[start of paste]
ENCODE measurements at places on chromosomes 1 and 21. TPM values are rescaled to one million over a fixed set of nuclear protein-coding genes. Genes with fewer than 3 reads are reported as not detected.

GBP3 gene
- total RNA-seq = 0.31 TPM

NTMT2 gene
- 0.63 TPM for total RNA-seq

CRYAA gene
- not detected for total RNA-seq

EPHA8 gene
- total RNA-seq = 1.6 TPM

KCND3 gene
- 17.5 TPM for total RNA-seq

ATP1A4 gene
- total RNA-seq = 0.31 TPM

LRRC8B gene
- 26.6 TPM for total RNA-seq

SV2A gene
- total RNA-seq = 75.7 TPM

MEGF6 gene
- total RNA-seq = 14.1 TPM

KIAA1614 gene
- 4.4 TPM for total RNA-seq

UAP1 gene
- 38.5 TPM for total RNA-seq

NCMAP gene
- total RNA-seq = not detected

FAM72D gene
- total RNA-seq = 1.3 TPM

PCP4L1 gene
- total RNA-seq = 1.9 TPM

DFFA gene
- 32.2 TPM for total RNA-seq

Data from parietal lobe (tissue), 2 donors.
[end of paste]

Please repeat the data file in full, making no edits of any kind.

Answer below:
ENCODE measurements at places on chromosomes 1 and 21. TPM values are rescaled to one million over a fixed set of nuclear protein-coding genes. Genes with fewer than 3 reads are reported as not detected.

GBP3 gene
- total RNA-seq = 0.31 TPM

NTMT2 gene
- 0.63 TPM for total RNA-seq

CRYAA gene
- not detected for total RNA-seq

EPHA8 gene
- total RNA-seq = 1.6 TPM

KCND3 gene
- 17.5 TPM for total RNA-seq

ATP1A4 gene
- total RNA-seq = 0.31 TPM

LRRC8B gene
- 26.6 TPM for total RNA-seq

SV2A gene
- total RNA-seq = 75.7 TPM

MEGF6 gene
- total RNA-seq = 14.1 TPM

KIAA1614 gene
- 4.4 TPM for total RNA-seq

UAP1 gene
- 38.5 TPM for total RNA-seq

NCMAP gene
- total RNA-seq = not detected

FAM72D gene
- total RNA-seq = 1.3 TPM

PCP4L1 gene
- total RNA-seq = 1.9 TPM

DFFA gene
- 32.2 TPM for total RNA-seq

Data from parietal lobe (tissue), 2 donors.